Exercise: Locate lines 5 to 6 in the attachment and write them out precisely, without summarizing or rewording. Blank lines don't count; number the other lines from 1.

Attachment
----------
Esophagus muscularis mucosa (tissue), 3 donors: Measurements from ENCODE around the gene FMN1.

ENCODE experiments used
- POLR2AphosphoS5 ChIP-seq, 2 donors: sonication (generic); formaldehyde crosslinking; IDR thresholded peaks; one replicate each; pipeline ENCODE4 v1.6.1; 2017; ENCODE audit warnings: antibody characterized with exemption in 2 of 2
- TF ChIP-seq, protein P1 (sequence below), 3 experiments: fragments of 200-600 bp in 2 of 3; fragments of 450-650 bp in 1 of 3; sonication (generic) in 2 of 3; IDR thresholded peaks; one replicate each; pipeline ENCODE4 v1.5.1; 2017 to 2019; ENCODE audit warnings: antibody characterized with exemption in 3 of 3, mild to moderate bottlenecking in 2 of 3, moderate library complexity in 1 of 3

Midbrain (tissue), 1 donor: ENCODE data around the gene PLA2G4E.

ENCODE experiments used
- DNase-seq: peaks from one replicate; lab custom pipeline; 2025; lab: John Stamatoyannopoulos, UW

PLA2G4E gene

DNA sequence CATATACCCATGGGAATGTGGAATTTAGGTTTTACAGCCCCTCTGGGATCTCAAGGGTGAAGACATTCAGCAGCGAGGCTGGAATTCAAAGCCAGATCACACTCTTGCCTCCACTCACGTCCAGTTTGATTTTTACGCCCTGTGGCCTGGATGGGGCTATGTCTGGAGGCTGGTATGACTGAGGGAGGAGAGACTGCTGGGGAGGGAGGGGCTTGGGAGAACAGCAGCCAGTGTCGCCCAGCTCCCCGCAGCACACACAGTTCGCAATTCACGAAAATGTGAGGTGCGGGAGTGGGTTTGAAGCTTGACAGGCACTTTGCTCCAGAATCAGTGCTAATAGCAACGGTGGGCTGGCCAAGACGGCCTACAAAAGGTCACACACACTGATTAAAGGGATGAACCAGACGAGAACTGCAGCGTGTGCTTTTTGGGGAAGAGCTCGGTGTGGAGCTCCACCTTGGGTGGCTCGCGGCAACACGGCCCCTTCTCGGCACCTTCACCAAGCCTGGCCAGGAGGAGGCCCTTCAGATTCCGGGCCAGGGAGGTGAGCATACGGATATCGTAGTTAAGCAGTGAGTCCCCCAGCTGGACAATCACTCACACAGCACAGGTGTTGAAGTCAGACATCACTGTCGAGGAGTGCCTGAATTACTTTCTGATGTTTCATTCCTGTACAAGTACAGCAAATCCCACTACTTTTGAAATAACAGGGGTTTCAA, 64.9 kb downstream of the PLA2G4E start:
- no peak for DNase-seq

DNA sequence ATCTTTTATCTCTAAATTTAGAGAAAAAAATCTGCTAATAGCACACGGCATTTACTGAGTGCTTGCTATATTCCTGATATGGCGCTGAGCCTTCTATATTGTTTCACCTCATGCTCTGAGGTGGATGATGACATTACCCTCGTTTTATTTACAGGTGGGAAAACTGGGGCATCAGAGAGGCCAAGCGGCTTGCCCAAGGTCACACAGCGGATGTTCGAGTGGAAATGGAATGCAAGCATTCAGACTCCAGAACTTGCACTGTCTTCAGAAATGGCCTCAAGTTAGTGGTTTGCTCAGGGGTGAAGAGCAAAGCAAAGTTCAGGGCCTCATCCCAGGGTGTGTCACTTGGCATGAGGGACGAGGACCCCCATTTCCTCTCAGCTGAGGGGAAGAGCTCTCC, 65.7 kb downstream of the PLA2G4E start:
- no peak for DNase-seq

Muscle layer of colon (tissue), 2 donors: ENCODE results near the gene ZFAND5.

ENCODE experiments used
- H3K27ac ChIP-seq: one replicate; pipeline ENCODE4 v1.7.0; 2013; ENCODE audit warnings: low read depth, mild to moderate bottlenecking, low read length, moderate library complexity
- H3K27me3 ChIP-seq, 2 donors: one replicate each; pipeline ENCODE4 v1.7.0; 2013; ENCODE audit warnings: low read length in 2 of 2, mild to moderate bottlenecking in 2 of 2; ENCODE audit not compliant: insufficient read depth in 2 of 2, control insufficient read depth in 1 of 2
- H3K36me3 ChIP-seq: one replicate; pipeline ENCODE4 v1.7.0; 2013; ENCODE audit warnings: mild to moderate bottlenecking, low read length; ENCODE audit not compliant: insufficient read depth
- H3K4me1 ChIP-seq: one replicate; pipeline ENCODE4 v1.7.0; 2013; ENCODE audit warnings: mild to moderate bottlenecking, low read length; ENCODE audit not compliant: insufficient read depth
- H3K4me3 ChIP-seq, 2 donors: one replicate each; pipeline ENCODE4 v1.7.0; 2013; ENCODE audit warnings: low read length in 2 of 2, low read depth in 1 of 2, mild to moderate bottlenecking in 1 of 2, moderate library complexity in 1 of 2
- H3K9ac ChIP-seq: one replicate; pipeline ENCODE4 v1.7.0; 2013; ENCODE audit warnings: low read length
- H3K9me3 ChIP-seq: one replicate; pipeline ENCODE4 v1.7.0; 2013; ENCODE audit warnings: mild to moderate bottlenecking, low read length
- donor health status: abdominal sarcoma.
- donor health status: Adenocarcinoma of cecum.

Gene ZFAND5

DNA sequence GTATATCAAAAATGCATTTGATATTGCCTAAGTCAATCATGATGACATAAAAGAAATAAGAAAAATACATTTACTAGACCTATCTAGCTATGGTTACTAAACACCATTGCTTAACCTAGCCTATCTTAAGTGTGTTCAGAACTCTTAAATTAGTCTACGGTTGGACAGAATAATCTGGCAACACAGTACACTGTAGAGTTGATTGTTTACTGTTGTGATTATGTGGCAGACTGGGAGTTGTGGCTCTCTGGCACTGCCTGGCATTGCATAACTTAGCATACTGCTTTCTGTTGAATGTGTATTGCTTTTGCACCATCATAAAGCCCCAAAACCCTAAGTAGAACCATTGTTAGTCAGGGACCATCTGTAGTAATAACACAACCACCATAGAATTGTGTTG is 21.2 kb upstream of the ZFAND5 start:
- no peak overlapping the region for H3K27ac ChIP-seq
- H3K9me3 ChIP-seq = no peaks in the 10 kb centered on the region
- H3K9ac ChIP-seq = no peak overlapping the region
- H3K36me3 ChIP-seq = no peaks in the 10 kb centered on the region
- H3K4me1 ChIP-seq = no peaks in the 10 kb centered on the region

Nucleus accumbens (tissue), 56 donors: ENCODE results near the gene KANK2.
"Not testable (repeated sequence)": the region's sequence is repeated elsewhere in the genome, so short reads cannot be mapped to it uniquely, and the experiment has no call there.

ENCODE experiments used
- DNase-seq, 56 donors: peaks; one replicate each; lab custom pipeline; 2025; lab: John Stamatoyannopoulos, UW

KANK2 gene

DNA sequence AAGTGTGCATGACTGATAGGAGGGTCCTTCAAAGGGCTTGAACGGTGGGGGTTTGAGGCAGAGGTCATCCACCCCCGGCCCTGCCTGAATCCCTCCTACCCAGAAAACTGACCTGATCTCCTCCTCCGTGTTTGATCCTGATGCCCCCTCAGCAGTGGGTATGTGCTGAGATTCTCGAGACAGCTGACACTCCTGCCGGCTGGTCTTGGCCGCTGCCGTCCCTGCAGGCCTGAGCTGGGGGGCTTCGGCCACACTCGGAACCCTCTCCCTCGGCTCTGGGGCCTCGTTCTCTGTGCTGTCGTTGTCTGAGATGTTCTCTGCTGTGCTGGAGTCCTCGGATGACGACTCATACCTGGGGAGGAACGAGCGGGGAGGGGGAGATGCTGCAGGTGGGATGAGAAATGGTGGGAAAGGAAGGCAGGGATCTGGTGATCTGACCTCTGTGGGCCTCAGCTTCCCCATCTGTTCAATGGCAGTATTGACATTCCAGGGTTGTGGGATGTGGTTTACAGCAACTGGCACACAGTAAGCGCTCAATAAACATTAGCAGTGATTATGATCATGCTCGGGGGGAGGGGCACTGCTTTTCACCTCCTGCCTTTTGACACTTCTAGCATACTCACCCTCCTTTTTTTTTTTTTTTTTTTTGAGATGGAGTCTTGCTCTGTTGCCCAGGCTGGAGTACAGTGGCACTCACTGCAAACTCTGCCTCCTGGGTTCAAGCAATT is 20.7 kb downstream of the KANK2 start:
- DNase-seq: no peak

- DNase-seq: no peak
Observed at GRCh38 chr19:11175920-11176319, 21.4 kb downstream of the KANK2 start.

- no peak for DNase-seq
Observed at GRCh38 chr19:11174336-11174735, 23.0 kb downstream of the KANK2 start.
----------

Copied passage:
Midbrain (tissue), 1 donor: ENCODE data around the gene PLA2G4E.

ENCODE experiments used